Quivering slightly I entered the theater to see the "new Garbo" who would be as approachable as good old Annie Morningstar (girl right down the block) and as modern as Eleanor Roosevelt.
I sank into the seat, comfy as a hound, and gazed briefly up at the Turkish-Bavarian Baroque magnificence of the movie house with its echoes of San Vitale and a bordello in one of those novels that used to be written by dreaming women.
"Ninotchka" commenced. Garbo's film of 1939. I was 16. For the first time -- all the critics assured me -- I would see Garbo not in some 18th or 19th-century costume role but as a living breathing modern woman.
And sure enough, there she was all done up in tweeds and a sable hat and she walked here and there like a regular lady (not a queen of Sweden or a tubercular courtesan or a Vronsky-smitten suicide) and she laughed. Just like a modern woman. Gee.
Furthermore, the screen itself looked different. Instead of the well-loved old black and white -- the white of moonstuck rice powder and the black of pansy flowers deep and velvet -- I saw a screen full of grays, pearl and dove, verging occasionally into what we all now know as Bergman Bleak, the depressing drained gray of some more modern films.
But the new Garbo was like the new Nixon or the new South in this sense, she was utterly recognizable as her old self and utterly the same.
The memory of "Ninotchka" arose at the news that Greta Garbo turned 75 yesterday. She made 20-odd films and has not worked or opened her mouth for the past 40 years.
There is always talk, of course, that she is going to make another movie. She will play, you are used to reading, Mother Teresa among the poor of Calcutta. Or Samson, pulling down the temple. Or Peter Pan or John Paul Jones or Maude, queeen of fairies. Or whatever.
She was not the most popular actress in America; some distributors considered her box-office poison. She was more famous than she was popular, and more popular, I suspect, than well-beloved. In her great days, I don't think I ever heard a woman say anthing flattering about her. Nevermind.
She was the same Garbo and I did not ask for a refund.
Nowadays you find perceptive (utterly wrong, too) critics who have reflected on the distance she seemed to put between herself and her roles. Some have attributed this to her failure of concentration -- as if she were not quite with it when she performed a role -- or even that she was not awfully competent learning and delivering her lines.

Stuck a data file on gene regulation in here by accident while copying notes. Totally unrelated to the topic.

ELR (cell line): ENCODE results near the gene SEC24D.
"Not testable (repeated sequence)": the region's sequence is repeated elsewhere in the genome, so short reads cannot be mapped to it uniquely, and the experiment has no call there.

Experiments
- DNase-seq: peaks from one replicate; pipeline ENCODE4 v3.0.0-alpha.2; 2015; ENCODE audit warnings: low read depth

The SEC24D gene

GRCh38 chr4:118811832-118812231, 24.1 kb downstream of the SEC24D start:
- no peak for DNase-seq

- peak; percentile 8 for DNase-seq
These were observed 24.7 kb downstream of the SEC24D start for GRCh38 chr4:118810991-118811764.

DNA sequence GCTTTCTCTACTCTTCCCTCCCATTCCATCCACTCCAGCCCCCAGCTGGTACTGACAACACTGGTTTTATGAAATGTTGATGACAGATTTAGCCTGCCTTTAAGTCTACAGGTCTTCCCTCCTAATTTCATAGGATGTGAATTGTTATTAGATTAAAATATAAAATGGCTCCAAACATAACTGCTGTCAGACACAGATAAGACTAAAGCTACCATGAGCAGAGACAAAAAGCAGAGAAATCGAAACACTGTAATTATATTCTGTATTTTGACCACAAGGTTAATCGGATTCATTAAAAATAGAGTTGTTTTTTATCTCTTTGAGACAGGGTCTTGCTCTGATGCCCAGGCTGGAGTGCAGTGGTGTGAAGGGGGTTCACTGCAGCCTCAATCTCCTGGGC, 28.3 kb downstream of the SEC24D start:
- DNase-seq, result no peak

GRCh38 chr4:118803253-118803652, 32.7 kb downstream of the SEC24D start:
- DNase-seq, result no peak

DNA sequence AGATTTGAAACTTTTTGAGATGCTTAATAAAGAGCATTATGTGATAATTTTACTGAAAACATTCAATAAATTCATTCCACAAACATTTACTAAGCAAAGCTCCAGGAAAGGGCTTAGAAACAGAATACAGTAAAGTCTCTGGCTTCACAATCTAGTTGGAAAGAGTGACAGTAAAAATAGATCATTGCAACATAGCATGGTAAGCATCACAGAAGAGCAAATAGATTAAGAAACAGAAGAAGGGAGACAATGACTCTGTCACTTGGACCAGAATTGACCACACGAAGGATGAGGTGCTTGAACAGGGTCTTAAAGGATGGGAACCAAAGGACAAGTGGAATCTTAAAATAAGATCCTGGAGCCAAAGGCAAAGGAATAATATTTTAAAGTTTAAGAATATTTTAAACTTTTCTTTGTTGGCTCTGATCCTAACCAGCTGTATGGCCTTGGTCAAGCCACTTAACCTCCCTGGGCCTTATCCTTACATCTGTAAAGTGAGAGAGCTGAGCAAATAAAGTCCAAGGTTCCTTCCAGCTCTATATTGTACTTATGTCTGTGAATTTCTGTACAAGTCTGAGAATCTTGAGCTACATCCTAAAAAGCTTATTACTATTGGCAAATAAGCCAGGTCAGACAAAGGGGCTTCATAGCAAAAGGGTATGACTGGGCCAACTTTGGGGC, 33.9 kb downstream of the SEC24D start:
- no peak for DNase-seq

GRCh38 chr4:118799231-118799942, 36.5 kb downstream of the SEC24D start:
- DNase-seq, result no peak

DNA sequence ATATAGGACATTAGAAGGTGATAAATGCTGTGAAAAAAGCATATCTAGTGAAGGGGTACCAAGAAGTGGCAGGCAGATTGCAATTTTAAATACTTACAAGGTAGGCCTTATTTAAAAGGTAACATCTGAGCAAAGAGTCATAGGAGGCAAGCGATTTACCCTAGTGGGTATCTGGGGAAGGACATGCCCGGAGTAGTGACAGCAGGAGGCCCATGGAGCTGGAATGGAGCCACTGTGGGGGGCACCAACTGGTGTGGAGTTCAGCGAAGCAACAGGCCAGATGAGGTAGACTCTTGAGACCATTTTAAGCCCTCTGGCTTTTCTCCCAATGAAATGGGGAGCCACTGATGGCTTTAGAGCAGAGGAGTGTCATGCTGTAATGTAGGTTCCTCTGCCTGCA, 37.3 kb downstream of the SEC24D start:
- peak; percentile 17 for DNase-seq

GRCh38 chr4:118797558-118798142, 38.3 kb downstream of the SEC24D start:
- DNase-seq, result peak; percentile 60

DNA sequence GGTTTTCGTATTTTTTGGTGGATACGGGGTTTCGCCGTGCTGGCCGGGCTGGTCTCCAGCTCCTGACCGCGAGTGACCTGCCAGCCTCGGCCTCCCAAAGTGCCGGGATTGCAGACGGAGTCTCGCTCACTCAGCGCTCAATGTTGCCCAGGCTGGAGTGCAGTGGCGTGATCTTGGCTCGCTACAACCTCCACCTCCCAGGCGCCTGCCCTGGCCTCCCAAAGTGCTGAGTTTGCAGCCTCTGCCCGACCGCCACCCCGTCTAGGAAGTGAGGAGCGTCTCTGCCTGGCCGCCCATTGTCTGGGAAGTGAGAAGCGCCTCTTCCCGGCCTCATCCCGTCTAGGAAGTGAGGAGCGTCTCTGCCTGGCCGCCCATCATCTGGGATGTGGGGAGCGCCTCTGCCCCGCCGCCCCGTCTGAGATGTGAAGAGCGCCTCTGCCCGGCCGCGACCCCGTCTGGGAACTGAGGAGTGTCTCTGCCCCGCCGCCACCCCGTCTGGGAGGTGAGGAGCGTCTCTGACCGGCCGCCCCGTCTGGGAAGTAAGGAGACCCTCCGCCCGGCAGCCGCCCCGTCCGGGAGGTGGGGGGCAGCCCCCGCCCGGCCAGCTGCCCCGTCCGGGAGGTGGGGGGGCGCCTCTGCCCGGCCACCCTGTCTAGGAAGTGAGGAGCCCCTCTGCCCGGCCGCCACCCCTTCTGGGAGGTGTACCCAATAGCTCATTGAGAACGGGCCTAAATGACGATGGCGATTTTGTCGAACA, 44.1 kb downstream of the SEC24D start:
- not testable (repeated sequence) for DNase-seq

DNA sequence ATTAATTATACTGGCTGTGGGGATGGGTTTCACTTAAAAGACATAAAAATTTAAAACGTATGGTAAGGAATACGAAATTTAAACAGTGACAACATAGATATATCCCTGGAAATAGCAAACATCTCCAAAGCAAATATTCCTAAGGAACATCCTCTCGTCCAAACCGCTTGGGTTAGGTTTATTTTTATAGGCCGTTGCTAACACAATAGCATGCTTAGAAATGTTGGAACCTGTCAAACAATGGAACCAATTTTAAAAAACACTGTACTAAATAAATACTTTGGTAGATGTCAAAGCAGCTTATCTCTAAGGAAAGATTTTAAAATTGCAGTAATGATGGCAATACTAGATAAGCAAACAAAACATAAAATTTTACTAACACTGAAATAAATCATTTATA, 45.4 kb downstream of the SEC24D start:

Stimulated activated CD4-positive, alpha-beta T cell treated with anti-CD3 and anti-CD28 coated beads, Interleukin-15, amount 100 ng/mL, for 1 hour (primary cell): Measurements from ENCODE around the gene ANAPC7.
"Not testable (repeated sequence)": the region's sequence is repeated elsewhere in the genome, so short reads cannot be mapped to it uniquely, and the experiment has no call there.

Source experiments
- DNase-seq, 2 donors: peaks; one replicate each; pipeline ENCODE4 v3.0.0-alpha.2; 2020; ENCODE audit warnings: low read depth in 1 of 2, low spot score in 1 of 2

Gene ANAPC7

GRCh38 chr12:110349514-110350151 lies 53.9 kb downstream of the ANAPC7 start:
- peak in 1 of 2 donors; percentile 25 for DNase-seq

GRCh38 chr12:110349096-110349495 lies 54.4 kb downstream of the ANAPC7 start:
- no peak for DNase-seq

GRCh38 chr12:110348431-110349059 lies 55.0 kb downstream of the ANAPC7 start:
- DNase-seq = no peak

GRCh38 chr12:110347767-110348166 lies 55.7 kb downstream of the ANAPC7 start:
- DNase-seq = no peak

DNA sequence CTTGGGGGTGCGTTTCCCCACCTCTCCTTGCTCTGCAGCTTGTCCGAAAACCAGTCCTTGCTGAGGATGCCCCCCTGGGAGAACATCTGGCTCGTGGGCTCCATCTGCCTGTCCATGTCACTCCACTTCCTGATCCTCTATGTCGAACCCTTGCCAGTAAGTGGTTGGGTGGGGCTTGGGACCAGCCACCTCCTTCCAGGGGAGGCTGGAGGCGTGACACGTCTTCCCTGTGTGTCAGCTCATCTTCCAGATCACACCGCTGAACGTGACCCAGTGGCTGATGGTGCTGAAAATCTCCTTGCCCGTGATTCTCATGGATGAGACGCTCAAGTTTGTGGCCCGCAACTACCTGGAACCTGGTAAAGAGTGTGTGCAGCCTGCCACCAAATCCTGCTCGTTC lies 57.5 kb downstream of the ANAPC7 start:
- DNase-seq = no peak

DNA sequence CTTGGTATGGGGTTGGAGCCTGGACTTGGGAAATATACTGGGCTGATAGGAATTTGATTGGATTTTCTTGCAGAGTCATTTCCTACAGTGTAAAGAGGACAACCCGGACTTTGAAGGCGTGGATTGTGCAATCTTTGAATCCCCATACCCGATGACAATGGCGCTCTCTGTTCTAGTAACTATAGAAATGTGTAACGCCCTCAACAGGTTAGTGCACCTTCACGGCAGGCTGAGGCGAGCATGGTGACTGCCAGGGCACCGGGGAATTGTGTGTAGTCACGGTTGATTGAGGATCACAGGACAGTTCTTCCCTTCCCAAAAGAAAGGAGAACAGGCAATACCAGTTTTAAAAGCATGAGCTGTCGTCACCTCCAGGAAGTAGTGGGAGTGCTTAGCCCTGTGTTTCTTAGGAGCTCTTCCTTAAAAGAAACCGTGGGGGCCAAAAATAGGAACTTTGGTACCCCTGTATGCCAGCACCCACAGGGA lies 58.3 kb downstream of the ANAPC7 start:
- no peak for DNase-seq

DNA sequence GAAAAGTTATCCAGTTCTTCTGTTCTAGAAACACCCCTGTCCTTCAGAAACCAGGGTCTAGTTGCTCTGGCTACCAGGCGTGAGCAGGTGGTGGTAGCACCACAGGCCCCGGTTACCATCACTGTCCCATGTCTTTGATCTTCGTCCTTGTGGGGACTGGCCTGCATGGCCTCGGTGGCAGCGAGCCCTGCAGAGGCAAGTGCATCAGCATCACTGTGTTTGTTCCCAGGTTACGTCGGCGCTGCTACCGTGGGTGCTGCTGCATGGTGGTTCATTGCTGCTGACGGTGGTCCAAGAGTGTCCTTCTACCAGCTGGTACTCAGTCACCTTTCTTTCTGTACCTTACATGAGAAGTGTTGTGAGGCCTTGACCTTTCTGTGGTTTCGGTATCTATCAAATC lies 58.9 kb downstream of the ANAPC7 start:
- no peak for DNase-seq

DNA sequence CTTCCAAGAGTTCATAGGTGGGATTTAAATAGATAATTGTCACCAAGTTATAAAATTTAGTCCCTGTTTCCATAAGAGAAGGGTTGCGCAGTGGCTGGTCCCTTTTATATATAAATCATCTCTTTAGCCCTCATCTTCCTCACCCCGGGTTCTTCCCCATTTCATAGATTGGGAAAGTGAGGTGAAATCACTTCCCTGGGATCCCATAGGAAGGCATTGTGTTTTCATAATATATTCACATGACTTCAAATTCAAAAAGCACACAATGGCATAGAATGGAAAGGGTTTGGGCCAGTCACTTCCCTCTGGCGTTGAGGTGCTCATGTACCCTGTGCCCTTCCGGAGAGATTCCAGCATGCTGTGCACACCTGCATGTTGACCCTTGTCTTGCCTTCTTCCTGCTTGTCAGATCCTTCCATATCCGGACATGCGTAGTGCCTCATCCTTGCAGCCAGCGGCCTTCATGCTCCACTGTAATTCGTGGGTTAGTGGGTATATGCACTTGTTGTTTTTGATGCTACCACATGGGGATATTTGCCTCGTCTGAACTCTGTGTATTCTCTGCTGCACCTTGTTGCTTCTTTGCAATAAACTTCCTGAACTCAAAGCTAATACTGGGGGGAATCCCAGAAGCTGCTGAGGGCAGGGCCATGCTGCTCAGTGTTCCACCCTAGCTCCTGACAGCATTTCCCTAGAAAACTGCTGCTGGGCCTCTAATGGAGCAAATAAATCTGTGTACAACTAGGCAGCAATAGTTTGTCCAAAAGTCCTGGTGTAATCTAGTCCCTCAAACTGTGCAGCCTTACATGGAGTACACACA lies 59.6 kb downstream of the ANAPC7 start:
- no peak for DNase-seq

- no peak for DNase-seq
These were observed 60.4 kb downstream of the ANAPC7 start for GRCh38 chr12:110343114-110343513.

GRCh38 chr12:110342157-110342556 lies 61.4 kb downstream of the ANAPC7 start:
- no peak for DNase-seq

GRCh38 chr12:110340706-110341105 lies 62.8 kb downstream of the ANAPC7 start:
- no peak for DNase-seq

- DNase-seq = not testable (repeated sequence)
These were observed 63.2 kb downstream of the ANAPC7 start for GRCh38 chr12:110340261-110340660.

Now I have always known Miss Garbo had all the concentration anybody could wish, and she was flamboyantly into her roles. It's just that her roles were not quite what her producers and directors thought.
She was always all there. It's just that her there was not quite what the innocent cameras were grinding away at.
Wasn't it Margaret Webster who once thundered that an entire Shakespeare play could be ruined if one of the spear carriers lost his concentration on his small role? Well, ever since, critics have loved to growl at actresses for failing to sustain concentration.
I know it doesn't sound flattering to the actress for me to recall my 16-year-old judgement that the play was not the thing and that it made no great difference whether she was supposed to be a queen of Sweden or a tubercular courtesan or (though she never played this great part) Lincoln's doctor's dog.
Tough critics -- critics bust their backs to sound tough and me-Tarzan, nowadays -- would say I was merely a specimen of the pimpled populace when I loved Garbo and required nothing more than a movable celluloid pin-up. w
But I say my perception of Garbo at 16 was as good as theirs today. Better, damn it. It's true I admired her beauty, and it's true I was no great student of the theater then or since (for no man can be all bad) but it's too easy a brush-off to say of me, and the others who ogled, that we just wanted a pin-up.